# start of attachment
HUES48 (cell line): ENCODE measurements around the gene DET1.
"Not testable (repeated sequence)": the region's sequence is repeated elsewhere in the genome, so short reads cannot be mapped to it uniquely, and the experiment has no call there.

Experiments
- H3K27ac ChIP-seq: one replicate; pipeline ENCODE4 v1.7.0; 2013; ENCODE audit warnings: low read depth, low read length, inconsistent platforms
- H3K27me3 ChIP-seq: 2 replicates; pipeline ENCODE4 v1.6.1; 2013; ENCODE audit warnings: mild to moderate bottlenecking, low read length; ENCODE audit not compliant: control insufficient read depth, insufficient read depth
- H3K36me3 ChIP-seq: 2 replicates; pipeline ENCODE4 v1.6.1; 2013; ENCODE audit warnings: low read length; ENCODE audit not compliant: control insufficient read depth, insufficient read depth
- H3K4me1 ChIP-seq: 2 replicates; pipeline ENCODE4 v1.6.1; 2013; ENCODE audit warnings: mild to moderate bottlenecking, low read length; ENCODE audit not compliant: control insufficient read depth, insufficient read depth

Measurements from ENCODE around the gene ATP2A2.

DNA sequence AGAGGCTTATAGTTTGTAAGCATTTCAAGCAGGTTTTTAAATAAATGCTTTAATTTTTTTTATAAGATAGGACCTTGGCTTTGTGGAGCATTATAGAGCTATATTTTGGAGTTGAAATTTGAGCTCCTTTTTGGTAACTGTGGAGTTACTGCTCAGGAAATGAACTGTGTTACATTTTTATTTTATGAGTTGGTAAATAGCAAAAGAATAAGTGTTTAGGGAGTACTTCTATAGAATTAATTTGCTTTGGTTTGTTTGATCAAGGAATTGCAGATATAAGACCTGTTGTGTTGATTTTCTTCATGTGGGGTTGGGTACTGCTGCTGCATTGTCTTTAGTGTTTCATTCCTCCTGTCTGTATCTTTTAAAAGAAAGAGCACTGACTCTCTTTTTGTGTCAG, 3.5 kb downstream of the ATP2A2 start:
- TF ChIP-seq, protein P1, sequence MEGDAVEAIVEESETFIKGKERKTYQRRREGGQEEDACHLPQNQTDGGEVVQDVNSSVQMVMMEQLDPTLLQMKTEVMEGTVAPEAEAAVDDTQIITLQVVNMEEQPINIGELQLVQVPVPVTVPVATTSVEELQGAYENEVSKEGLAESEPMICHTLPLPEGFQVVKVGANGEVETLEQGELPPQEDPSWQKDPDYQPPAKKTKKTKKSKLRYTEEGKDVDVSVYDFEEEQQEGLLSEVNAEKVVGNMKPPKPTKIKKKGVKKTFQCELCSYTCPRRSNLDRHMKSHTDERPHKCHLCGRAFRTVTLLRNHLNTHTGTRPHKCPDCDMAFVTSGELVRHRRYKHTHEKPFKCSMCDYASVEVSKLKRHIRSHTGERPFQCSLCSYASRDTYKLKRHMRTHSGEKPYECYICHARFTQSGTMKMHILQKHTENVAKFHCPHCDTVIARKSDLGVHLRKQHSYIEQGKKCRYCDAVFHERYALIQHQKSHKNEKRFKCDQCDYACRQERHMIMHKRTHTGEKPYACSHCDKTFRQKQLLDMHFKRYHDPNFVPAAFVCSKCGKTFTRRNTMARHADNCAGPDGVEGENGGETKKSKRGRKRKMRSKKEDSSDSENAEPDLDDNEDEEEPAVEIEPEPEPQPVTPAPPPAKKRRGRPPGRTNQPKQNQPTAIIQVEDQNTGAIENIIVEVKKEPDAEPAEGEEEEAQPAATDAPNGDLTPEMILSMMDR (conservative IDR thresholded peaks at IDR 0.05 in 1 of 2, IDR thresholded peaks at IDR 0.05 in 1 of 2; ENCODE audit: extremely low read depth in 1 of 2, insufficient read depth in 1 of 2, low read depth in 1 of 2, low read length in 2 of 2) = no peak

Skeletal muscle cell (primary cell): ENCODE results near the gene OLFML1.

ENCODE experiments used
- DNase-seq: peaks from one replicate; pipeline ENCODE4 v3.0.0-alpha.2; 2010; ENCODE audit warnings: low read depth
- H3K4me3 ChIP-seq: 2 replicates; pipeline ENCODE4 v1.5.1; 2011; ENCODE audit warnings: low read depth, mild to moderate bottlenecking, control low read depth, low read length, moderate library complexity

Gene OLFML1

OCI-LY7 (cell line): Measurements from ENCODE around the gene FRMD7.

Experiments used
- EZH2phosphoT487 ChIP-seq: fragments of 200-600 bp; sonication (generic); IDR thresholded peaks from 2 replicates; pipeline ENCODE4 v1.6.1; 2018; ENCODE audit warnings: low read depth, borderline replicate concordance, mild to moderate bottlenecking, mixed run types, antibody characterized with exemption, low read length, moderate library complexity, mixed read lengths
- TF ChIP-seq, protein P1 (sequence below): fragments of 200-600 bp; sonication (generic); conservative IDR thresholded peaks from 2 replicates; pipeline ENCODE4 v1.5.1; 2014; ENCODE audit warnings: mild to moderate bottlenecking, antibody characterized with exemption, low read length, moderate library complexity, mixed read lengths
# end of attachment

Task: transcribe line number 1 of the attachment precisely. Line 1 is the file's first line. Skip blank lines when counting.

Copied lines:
HUES48 (cell line): ENCODE measurements around the gene DET1.